'The Missile' misses ad's mark
Not only do athletes like swimmer James Magnussen carry the country on their shoulders, they also have their sponsor's image to maintain.PT1M20S http://www.canberratimes.com.au/action/externalEmbeddedPlayer?id=d-239pd 620 349 July 30, 2012
AUSTRALIA's largest bank is standing by James ''the Missile'' Magnussen and its ad campaign that serves as an unfortunate reminder of the swimmer's shortcomings in London.
In the Commonwealth Bank ads, the letters ''C'', ''A'' and ''N'' run after Magnussen, praising him before the letter ''T'' joins them and starts raising his doubts.
The ads were still getting some play on Channel Nine, despite Magnussen missing out on a medal with his swimming compatriots in the 4x100m freestyle relay yesterday, a race where the foursome were raging favourites.
Illustration: Cathy Wilcox
The Commonwealth Bank's chief marketing officer, Andy Lark, said he had ''absolutely'' no intention of changing or dumping the ad but that more ads featuring its other ''ambassadors'' would appear soon.
''We would not judge him on one event. It wouldn't be fair and it is not about that,'' Mr Lark said.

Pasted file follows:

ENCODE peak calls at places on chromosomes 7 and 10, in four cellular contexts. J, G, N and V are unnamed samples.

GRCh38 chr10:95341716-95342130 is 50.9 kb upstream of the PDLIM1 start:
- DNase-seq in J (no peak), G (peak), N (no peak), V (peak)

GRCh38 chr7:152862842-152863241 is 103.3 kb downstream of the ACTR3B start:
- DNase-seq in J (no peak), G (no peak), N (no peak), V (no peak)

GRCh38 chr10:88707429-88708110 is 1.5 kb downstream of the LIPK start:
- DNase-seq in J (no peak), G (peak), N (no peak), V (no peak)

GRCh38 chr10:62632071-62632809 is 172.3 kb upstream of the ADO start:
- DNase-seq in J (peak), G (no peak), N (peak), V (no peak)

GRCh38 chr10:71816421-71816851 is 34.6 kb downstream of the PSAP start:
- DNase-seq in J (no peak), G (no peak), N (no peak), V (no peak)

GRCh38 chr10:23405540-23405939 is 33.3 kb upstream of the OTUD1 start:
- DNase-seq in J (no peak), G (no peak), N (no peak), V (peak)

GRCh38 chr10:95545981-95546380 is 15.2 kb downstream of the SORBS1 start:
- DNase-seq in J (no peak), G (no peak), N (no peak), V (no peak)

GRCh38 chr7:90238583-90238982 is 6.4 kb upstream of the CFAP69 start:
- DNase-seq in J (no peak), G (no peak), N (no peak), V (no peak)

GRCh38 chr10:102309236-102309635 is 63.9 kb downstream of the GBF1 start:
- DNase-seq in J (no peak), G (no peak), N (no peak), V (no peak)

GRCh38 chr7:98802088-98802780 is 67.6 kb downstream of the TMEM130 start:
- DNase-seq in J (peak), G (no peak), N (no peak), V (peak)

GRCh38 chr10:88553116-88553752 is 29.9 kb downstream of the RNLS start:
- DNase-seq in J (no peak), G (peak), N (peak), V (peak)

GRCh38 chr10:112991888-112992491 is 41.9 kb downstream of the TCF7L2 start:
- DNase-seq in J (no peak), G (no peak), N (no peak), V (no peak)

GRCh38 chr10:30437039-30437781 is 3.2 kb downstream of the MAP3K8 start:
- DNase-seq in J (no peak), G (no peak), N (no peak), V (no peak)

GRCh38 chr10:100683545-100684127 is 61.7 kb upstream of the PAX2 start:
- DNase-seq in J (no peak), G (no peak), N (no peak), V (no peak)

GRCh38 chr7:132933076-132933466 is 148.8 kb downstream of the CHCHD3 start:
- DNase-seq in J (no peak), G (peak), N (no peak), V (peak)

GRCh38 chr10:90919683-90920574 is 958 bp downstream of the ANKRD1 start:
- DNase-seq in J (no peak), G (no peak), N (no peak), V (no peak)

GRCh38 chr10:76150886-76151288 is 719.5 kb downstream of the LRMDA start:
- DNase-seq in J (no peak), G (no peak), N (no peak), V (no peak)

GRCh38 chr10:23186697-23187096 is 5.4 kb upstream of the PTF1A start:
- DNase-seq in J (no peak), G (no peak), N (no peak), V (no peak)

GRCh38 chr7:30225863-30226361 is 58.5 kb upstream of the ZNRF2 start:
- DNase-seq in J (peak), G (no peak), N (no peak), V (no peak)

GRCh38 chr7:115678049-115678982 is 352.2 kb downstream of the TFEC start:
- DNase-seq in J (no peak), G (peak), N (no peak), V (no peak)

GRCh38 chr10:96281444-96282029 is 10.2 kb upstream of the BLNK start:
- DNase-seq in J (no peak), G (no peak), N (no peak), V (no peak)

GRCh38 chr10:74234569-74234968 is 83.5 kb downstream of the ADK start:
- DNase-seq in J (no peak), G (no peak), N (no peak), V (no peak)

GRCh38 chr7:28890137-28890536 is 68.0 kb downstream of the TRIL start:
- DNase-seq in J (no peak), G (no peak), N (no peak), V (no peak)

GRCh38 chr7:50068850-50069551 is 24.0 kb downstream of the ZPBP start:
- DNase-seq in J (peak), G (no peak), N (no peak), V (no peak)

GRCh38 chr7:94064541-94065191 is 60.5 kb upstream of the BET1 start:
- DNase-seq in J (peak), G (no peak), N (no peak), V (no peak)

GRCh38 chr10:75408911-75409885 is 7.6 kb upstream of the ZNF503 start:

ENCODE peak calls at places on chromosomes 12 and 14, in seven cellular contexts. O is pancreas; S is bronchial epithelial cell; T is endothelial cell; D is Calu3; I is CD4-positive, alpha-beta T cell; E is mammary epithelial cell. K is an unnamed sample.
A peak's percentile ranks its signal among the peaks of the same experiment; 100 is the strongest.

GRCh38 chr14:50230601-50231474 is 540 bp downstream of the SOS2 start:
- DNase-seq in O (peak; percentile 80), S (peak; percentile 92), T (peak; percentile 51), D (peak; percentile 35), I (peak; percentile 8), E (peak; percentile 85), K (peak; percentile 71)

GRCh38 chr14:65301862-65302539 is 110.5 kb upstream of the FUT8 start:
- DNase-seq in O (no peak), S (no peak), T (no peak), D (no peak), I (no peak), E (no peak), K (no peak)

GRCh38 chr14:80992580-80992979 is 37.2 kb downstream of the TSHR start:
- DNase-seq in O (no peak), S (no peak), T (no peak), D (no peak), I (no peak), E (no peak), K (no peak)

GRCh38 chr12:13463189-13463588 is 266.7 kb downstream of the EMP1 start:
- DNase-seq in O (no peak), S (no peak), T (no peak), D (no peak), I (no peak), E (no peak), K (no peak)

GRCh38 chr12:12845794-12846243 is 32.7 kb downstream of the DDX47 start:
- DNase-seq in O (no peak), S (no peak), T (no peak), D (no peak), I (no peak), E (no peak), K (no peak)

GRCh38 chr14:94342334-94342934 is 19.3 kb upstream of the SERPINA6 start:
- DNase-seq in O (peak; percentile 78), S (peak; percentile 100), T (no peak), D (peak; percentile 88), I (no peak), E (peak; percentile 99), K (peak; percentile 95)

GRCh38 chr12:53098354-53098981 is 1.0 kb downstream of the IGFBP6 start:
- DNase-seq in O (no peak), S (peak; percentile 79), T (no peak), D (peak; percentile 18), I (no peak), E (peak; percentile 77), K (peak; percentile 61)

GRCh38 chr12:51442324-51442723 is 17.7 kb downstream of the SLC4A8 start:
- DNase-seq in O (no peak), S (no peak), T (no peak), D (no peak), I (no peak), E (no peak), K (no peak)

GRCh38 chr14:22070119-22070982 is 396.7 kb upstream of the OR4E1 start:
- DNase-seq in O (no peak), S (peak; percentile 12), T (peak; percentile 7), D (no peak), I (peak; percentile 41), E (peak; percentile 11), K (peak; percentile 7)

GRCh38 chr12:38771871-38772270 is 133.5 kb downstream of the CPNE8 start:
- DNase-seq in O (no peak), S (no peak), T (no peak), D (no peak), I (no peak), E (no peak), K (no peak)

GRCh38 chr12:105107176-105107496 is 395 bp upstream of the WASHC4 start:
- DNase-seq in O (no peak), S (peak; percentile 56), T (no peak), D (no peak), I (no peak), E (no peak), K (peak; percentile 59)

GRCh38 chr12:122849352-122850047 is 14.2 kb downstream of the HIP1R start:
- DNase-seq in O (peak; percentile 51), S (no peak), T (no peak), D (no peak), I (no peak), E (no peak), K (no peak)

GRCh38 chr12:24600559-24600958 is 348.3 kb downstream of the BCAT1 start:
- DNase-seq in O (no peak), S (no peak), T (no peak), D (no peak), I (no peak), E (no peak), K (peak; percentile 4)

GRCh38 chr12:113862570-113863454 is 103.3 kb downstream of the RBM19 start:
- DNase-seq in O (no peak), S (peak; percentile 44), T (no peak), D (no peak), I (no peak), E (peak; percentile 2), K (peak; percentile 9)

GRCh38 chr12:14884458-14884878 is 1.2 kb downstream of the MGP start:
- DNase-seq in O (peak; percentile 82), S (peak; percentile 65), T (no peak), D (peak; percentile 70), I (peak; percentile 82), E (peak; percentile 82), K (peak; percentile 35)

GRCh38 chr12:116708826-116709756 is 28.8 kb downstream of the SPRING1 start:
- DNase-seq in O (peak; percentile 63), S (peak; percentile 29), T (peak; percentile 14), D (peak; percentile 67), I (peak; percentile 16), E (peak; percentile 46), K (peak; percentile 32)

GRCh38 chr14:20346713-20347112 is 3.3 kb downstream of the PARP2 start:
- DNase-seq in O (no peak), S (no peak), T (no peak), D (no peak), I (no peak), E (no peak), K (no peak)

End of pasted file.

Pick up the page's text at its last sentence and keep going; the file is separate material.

But the awkward juxtaposition has not gone unnoticed. ''The T has been vindicated!'' one wag wrote next to the ad on the bank's YouTube page.
But despite him misfiring, sponsorship experts said that Magnussen - still one of the fastest men in the water - remains a bankable star.
''I certainly don't think brands or the public would be walking away just because they [Olympic athletes] had an off night,'' said Lynne Anderson, the Australia and New Zealand managing director of sponsorship analysts Repucom International.
''While we love an underdog story like the women's [relay team], we also know that we are not going to win every time.''
Mr Lark said the ads would continue to run around Magnussen's races but that the bank would start ''rotating other ads starring athletes'', such as the hockey player Jodie Schulz and the javelin thrower Kim Mickle.
''The campaign is not about one swimmer,'' he said. ''It is about promoting the kind of attitude of these athletes.''
The Olympics has unleashed an orgy of ads for corporate Australia, with Telstra, Coles, McDonald's and Qantas all putting to air tailor-made ads for the Games.
The general manager of Sweeney Research, Chris Styring, said success on the field or in the pool was only one of several things a sponsor would look at before signing an athlete, such as their behaviour when they were not competing.